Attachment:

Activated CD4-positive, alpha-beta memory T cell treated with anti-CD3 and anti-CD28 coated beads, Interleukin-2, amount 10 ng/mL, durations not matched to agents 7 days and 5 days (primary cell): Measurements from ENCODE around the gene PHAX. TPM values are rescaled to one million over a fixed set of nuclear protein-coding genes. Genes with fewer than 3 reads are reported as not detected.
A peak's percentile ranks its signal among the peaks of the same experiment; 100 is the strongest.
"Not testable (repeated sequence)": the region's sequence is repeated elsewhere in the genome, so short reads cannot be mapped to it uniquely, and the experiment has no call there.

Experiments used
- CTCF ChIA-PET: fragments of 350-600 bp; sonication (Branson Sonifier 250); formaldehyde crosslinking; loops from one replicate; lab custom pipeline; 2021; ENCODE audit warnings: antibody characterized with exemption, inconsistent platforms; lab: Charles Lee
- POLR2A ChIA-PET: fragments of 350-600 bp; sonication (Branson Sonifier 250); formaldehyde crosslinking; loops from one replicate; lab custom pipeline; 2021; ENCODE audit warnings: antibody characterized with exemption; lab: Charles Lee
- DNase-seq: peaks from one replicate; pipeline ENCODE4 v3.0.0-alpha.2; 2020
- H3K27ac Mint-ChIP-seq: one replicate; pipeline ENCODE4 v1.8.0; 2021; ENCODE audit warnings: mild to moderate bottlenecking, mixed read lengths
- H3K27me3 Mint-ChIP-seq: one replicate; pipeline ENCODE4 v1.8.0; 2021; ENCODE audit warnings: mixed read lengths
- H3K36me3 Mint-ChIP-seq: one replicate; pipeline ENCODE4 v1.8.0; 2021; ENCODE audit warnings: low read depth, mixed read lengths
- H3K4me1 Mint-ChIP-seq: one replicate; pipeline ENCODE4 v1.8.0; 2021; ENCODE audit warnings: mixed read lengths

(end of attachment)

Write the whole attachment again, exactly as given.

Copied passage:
Activated CD4-positive, alpha-beta memory T cell treated with anti-CD3 and anti-CD28 coated beads, Interleukin-2, amount 10 ng/mL, durations not matched to agents 7 days and 5 days (primary cell): Measurements from ENCODE around the gene PHAX. TPM values are rescaled to one million over a fixed set of nuclear protein-coding genes. Genes with fewer than 3 reads are reported as not detected.
A peak's percentile ranks its signal among the peaks of the same experiment; 100 is the strongest.
"Not testable (repeated sequence)": the region's sequence is repeated elsewhere in the genome, so short reads cannot be mapped to it uniquely, and the experiment has no call there.

Experiments used
- CTCF ChIA-PET: fragments of 350-600 bp; sonication (Branson Sonifier 250); formaldehyde crosslinking; loops from one replicate; lab custom pipeline; 2021; ENCODE audit warnings: antibody characterized with exemption, inconsistent platforms; lab: Charles Lee
- POLR2A ChIA-PET: fragments of 350-600 bp; sonication (Branson Sonifier 250); formaldehyde crosslinking; loops from one replicate; lab custom pipeline; 2021; ENCODE audit warnings: antibody characterized with exemption; lab: Charles Lee
- DNase-seq: peaks from one replicate; pipeline ENCODE4 v3.0.0-alpha.2; 2020
- H3K27ac Mint-ChIP-seq: one replicate; pipeline ENCODE4 v1.8.0; 2021; ENCODE audit warnings: mild to moderate bottlenecking, mixed read lengths
- H3K27me3 Mint-ChIP-seq: one replicate; pipeline ENCODE4 v1.8.0; 2021; ENCODE audit warnings: mixed read lengths
- H3K36me3 Mint-ChIP-seq: one replicate; pipeline ENCODE4 v1.8.0; 2021; ENCODE audit warnings: low read depth, mixed read lengths
- H3K4me1 Mint-ChIP-seq: one replicate; pipeline ENCODE4 v1.8.0; 2021; ENCODE audit warnings: mixed read lengths